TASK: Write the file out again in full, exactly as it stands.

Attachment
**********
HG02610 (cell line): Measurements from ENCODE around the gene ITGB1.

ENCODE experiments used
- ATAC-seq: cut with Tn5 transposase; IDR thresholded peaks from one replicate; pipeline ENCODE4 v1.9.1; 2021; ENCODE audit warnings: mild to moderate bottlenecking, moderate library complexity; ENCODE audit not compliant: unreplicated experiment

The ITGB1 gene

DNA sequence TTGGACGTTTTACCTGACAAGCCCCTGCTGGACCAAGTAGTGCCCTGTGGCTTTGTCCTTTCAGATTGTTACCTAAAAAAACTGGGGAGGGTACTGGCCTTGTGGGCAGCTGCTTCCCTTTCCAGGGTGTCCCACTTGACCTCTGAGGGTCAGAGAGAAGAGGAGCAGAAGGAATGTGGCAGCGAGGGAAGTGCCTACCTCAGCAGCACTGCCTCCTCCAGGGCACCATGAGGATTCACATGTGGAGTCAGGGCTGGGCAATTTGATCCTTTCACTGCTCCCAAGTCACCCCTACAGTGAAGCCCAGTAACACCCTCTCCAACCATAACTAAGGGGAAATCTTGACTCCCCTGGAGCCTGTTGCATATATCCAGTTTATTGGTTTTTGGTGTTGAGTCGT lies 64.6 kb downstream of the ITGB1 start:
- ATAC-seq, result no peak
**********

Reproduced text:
HG02610 (cell line): Measurements from ENCODE around the gene ITGB1.

ENCODE experiments used
- ATAC-seq: cut with Tn5 transposase; IDR thresholded peaks from one replicate; pipeline ENCODE4 v1.9.1; 2021; ENCODE audit warnings: mild to moderate bottlenecking, moderate library complexity; ENCODE audit not compliant: unreplicated experiment

The ITGB1 gene

DNA sequence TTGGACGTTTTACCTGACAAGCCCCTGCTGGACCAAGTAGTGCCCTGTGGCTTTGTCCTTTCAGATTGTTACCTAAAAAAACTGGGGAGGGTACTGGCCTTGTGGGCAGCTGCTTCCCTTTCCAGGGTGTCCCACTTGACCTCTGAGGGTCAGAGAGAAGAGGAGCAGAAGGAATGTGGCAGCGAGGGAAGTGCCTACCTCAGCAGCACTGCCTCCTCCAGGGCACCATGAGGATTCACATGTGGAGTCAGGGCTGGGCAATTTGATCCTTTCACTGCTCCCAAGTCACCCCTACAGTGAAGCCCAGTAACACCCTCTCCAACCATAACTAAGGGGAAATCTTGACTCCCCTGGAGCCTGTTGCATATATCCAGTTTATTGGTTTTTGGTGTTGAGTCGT lies 64.6 kb downstream of the ITGB1 start:
- ATAC-seq, result no peak